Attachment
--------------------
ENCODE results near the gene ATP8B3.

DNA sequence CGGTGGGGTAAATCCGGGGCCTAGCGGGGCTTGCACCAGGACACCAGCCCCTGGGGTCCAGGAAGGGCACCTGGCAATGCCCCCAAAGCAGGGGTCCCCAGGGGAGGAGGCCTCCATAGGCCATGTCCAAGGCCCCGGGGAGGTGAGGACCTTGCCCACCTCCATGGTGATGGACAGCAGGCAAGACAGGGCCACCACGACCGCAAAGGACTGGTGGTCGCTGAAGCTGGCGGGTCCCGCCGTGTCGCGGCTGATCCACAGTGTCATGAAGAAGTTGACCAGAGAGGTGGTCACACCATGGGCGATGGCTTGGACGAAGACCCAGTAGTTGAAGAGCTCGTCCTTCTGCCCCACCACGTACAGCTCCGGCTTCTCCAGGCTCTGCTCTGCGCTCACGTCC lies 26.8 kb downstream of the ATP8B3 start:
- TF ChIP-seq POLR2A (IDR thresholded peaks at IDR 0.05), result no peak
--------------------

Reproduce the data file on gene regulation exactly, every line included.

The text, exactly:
ENCODE results near the gene ATP8B3.

DNA sequence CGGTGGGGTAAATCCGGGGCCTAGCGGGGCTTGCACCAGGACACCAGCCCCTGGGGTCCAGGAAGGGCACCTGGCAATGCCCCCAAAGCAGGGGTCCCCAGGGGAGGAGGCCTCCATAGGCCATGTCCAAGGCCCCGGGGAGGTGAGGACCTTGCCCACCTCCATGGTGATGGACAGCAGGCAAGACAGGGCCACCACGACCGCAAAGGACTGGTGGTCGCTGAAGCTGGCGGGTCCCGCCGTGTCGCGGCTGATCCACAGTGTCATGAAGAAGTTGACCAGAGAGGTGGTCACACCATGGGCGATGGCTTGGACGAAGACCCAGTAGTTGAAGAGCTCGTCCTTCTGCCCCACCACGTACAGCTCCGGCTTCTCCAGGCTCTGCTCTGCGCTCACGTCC lies 26.8 kb downstream of the ATP8B3 start:
- TF ChIP-seq POLR2A (IDR thresholded peaks at IDR 0.05), result no peak